Area of occupancy, as a proxy for assessing rarity in the marine environment

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As part of the Encora project a workshop was held on marine biological valuation, from 6 to 8 December 2006 at Ghent (Belgium). The workshop was a joint venture of the EU CA ENCORA ( and the EU NoE MARBEF ( This article reflects the discussions on the concept of 'Area of occupancy' for marine species.

Assessing the number and location of rare species

The 'area of occupancy' concept can be used as a proxy to assess the number and location of rare species within a study area.[1][2][3]

The application of this concept is shown in the table at the right:
Derous Table 2.jpg

This approach has been adopted for the UK’s Review of Marine Nature Conservation[4][5][6][7] and the UK Biodiversity Action Plan for marine species and habitats[8], both in combination with other criteria.

A species described by the method of Sanderson (1996a[1], 1996b[2]) as nationally rare or scarce, is not necessarily regionally or globally rare or scarce: it may simply have been reported at the edge of its range; or else this designation may indicate subtle adversity such as stress caused by human activities in the study area.

However, it could also be important to give a high value to subzones containing species at the margins of their range, because these sites could host important genetic stocks of a species. Also, populations of sessile southern or northern species have a poor capacity for recovery and recruit slowly at the northern, respectively southern, margins of their distribution and are therefore particularly vulnerable to even the most minor, infrequent impacts. Nationally rare or scarce species may also be restricted to specific habitat types that themselves may be rare in the study area and need to be given a high value (e.g. the rocky island habitats of Helgoland in the sedimentary southern North Sea).

A disadvantage of rarity assessment as discussed in the table is that it may overlook local densities. Locally abundant species (in one or several subzones of a study area) which are restricted in their range might be considered to conflict with assertions made about national rarity, should population-based methods of assessment ever be used.


These paragraphs are based on the paper of Derous et al. (2007). A concept for biological valuation in the marine environment. Oceanologia 49 (1). See FLANDERS MARINE INSTITUTE web site at [1] for the full citation and to download a copy of the paper.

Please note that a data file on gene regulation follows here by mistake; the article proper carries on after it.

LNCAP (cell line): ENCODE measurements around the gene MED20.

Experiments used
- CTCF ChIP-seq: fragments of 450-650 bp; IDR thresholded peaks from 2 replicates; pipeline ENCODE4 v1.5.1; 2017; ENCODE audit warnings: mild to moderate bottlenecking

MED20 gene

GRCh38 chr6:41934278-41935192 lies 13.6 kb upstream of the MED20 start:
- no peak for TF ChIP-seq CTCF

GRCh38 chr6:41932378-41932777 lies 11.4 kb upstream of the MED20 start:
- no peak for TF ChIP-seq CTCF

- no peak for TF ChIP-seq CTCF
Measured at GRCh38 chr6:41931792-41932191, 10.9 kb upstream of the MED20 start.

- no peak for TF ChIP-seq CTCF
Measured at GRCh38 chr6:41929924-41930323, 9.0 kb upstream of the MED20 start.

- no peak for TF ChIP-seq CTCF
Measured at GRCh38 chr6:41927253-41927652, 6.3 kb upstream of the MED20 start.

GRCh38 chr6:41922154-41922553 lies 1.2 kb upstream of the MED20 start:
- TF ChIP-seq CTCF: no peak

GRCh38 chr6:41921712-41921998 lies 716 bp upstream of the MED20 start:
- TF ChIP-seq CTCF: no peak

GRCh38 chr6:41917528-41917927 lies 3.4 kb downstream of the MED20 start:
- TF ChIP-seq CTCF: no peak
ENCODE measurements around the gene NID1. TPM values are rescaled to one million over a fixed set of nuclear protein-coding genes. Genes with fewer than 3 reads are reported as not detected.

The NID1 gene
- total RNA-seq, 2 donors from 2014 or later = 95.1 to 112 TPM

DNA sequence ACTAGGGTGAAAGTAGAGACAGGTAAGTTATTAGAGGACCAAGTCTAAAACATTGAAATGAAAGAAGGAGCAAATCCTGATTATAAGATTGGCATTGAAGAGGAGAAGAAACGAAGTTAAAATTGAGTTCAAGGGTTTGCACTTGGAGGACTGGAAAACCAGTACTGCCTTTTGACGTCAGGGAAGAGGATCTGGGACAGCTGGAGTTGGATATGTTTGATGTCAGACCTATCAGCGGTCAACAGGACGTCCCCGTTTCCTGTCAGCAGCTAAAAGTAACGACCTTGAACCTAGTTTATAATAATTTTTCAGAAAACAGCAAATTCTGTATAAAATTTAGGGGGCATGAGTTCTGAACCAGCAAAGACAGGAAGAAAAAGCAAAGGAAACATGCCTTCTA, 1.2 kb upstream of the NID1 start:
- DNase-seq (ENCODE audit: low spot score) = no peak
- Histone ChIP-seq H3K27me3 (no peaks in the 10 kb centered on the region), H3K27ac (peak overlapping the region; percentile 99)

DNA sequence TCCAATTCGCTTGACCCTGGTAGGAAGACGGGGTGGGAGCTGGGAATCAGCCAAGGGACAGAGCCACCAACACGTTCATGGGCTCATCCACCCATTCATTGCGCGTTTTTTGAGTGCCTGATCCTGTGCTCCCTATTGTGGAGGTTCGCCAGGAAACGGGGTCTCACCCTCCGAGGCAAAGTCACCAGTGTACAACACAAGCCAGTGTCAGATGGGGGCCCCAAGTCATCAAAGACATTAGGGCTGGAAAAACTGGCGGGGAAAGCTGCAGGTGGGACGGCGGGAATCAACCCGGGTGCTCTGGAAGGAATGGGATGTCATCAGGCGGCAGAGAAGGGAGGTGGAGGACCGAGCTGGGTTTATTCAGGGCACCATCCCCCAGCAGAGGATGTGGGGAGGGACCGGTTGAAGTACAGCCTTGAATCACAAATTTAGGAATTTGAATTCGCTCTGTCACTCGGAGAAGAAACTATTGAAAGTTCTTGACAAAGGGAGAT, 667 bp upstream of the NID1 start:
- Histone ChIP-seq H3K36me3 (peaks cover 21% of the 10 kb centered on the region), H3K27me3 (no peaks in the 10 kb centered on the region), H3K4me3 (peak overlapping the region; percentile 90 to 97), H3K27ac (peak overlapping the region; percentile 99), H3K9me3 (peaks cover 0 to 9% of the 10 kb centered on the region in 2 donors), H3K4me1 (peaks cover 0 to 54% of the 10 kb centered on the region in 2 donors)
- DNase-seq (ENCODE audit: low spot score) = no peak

1. 1.0 1.1 Sanderson W.G. (2004a). Rarity of marine benthic species in Great Britain: development and application of assessment criteria. Aquatic Conservation: Marine and Freshwater Ecosystems 6, 245-256.
  2. 2.0 2.1 Sanderson W.G. (2004b). Rare marine benthic flora and fauna in Great Britain: the development of criteria for assessment. Joint Nature Conservation Committee Report 240.
  3. Connor D.W., Breen J., Champion A., Gilliland P.M., Huggett D., Johnston C., Laffoley D.d'A., Lieberknecht L., Lumb C., Ramsay K., Shardlow M. (2002). Rationale and criteria for the identification of nationally important marine nature conservation features and areas in the UK: Version 02.11. Peterborough, Joint Nature Conservation Committee (on behalf of the statutory nature conservation agencies and Wildlife and Countryside Link) for the Defra Working Group on the Review of Marine Nature Conservation Working paper.
  4. DEFRA (2004).
  5. Golding N., Vincent M.A., Connor D.W.(2004). Irish Sea Pilot – A Marine Landscape classification for the Irish Sea. Defra, Joint Nature Conservation Committee report No 346.
  6. Vincent M.A., Atkins S., Lumb C., Golding N., Lieberknecht L.M., Webster M.(2004). Marine Nature Conservation and Sustainable Development: the Irish Sea Pilot. Report to Defra by the Joint Nature Conservation Committee, Peterborough.
  7. Lieberknecht L.M., Vincent M.A., Connor D.W.(2004a). The Irish Sea Pilot, Report on the identification of nationally important marine features in the Irish Sea. Joint Nature Conservation Committee report No 348.
  8. UK BAP (2005).